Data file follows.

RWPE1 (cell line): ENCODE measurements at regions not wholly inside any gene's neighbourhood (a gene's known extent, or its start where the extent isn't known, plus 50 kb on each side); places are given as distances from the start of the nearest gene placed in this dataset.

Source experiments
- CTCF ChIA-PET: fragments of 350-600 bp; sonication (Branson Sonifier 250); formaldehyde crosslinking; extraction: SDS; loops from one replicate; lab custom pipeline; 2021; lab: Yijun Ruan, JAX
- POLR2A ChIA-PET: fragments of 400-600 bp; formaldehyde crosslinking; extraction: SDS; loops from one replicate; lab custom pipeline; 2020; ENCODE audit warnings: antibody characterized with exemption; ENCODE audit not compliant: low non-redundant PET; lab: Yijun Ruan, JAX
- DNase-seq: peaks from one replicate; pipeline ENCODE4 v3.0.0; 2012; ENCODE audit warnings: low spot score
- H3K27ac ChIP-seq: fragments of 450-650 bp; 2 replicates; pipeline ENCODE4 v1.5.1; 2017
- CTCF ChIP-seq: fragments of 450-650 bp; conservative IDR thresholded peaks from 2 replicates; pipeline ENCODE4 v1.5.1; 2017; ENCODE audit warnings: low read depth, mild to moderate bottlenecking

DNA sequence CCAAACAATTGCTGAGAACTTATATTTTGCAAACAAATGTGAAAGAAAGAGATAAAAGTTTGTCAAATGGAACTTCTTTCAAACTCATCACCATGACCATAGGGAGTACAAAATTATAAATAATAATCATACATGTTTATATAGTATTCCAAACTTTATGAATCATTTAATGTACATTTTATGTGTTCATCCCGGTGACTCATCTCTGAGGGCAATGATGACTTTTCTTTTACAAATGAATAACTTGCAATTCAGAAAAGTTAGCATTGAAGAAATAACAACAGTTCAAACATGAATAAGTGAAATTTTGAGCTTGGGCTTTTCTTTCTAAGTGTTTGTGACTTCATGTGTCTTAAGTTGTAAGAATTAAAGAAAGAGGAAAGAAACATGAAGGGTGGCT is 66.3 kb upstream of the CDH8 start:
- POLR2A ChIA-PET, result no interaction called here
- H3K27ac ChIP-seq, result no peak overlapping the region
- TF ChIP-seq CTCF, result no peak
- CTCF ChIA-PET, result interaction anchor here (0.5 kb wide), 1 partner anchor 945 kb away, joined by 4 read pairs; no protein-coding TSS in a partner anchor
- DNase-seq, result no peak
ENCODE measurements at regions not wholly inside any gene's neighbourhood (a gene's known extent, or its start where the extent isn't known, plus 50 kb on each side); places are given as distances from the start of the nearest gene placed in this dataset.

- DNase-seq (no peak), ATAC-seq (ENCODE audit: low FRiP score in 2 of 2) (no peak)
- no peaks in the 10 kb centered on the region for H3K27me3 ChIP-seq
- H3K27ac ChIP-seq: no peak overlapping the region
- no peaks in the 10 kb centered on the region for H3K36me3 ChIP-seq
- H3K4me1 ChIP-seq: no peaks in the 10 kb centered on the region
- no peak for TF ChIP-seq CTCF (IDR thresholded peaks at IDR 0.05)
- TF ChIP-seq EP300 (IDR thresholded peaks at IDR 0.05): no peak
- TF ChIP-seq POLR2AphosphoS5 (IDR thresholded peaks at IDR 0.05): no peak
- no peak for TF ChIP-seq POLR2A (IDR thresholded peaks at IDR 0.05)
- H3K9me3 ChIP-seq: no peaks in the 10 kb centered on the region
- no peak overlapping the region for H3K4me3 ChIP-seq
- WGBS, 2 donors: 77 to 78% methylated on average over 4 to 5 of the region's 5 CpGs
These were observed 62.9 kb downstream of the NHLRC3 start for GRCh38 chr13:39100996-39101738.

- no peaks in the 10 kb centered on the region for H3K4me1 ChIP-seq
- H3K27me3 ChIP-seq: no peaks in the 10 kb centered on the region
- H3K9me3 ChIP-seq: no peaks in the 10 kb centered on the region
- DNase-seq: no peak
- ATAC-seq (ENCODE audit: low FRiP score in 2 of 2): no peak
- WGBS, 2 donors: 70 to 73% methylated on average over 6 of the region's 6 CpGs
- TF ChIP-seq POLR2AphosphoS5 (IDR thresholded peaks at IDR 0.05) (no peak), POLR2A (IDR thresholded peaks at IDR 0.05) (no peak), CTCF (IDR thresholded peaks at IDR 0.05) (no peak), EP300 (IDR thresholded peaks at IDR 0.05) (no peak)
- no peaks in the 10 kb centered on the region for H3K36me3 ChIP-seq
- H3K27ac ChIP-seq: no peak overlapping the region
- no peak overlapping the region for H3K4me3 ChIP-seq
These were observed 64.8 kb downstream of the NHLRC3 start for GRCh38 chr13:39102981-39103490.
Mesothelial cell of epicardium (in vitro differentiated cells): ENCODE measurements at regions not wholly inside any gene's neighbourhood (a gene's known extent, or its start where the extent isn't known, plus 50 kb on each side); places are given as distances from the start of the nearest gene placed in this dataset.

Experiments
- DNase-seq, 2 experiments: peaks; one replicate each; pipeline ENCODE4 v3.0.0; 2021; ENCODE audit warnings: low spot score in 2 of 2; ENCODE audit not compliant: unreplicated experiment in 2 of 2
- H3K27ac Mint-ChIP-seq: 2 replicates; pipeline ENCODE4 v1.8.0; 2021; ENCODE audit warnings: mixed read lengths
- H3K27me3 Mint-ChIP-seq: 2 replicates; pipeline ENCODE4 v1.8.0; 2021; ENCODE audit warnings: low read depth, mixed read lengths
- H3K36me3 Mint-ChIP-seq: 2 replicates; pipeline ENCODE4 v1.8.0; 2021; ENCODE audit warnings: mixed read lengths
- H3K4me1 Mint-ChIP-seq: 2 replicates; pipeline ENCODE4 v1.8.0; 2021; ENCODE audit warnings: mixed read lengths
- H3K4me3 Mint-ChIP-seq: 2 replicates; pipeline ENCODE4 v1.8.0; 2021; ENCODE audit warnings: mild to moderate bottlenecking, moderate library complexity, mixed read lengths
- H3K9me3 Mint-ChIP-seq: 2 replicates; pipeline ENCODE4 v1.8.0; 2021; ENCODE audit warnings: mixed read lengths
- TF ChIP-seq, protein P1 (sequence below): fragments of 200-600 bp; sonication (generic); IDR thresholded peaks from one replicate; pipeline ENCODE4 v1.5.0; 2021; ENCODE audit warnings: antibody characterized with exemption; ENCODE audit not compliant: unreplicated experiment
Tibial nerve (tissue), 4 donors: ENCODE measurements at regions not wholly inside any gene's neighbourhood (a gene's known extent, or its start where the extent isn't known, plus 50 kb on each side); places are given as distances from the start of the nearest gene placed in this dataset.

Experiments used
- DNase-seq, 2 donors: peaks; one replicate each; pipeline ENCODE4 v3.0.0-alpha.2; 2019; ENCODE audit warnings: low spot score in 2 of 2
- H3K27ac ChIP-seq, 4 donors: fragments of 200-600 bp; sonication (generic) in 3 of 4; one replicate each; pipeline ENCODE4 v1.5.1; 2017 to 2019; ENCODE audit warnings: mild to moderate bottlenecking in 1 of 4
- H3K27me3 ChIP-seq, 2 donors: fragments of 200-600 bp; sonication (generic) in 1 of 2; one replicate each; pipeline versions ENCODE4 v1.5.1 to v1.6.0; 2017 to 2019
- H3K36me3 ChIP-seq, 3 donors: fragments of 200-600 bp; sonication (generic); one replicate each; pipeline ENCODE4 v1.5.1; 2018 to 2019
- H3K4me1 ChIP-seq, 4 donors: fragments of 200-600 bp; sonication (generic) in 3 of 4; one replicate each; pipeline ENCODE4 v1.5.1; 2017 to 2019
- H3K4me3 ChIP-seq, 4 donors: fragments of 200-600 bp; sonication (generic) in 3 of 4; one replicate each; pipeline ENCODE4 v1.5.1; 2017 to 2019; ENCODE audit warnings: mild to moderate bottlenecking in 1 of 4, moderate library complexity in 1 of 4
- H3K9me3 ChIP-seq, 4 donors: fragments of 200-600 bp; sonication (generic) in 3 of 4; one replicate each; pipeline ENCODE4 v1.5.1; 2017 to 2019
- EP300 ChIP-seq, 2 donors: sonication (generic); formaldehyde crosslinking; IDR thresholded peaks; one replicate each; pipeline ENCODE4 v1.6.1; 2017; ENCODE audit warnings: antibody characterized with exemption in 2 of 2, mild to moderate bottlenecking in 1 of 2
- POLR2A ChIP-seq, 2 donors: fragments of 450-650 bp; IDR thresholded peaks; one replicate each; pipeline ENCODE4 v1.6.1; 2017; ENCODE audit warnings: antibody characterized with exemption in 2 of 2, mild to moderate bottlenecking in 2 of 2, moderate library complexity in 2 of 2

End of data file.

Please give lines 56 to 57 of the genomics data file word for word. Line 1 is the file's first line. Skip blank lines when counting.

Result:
- H3K4me3 ChIP-seq, 4 donors: fragments of 200-600 bp; sonication (generic) in 3 of 4; one replicate each; pipeline ENCODE4 v1.5.1; 2017 to 2019; ENCODE audit warnings: mild to moderate bottlenecking in 1 of 4, moderate library complexity in 1 of 4
- H3K9me3 ChIP-seq, 4 donors: fragments of 200-600 bp; sonication (generic) in 3 of 4; one replicate each; pipeline ENCODE4 v1.5.1; 2017 to 2019